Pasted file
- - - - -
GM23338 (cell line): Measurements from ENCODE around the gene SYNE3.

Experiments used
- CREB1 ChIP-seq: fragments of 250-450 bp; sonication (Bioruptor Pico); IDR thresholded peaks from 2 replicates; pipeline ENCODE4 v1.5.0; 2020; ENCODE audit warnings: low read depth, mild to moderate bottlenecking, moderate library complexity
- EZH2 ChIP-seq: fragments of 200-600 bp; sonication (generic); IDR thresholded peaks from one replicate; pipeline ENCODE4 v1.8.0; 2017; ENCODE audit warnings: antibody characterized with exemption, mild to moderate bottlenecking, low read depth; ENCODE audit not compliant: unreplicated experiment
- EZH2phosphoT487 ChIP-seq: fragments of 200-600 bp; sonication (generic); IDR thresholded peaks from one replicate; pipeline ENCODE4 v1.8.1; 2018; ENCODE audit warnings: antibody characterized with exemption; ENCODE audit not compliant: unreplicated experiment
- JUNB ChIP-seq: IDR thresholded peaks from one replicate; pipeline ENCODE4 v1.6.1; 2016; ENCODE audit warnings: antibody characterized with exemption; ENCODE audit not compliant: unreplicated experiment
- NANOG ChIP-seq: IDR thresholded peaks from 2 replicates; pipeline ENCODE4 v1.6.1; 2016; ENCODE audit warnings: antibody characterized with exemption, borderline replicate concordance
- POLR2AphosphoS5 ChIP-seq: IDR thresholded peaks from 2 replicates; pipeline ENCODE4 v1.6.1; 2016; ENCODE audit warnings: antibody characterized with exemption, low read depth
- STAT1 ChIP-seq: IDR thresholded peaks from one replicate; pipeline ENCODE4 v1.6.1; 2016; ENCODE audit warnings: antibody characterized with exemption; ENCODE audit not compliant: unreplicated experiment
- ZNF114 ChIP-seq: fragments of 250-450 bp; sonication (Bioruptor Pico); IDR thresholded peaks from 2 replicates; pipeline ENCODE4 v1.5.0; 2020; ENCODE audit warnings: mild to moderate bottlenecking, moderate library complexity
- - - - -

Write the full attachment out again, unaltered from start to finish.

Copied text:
GM23338 (cell line): Measurements from ENCODE around the gene SYNE3.

Experiments used
- CREB1 ChIP-seq: fragments of 250-450 bp; sonication (Bioruptor Pico); IDR thresholded peaks from 2 replicates; pipeline ENCODE4 v1.5.0; 2020; ENCODE audit warnings: low read depth, mild to moderate bottlenecking, moderate library complexity
- EZH2 ChIP-seq: fragments of 200-600 bp; sonication (generic); IDR thresholded peaks from one replicate; pipeline ENCODE4 v1.8.0; 2017; ENCODE audit warnings: antibody characterized with exemption, mild to moderate bottlenecking, low read depth; ENCODE audit not compliant: unreplicated experiment
- EZH2phosphoT487 ChIP-seq: fragments of 200-600 bp; sonication (generic); IDR thresholded peaks from one replicate; pipeline ENCODE4 v1.8.1; 2018; ENCODE audit warnings: antibody characterized with exemption; ENCODE audit not compliant: unreplicated experiment
- JUNB ChIP-seq: IDR thresholded peaks from one replicate; pipeline ENCODE4 v1.6.1; 2016; ENCODE audit warnings: antibody characterized with exemption; ENCODE audit not compliant: unreplicated experiment
- NANOG ChIP-seq: IDR thresholded peaks from 2 replicates; pipeline ENCODE4 v1.6.1; 2016; ENCODE audit warnings: antibody characterized with exemption, borderline replicate concordance
- POLR2AphosphoS5 ChIP-seq: IDR thresholded peaks from 2 replicates; pipeline ENCODE4 v1.6.1; 2016; ENCODE audit warnings: antibody characterized with exemption, low read depth
- STAT1 ChIP-seq: IDR thresholded peaks from one replicate; pipeline ENCODE4 v1.6.1; 2016; ENCODE audit warnings: antibody characterized with exemption; ENCODE audit not compliant: unreplicated experiment
- ZNF114 ChIP-seq: fragments of 250-450 bp; sonication (Bioruptor Pico); IDR thresholded peaks from 2 replicates; pipeline ENCODE4 v1.5.0; 2020; ENCODE audit warnings: mild to moderate bottlenecking, moderate library complexity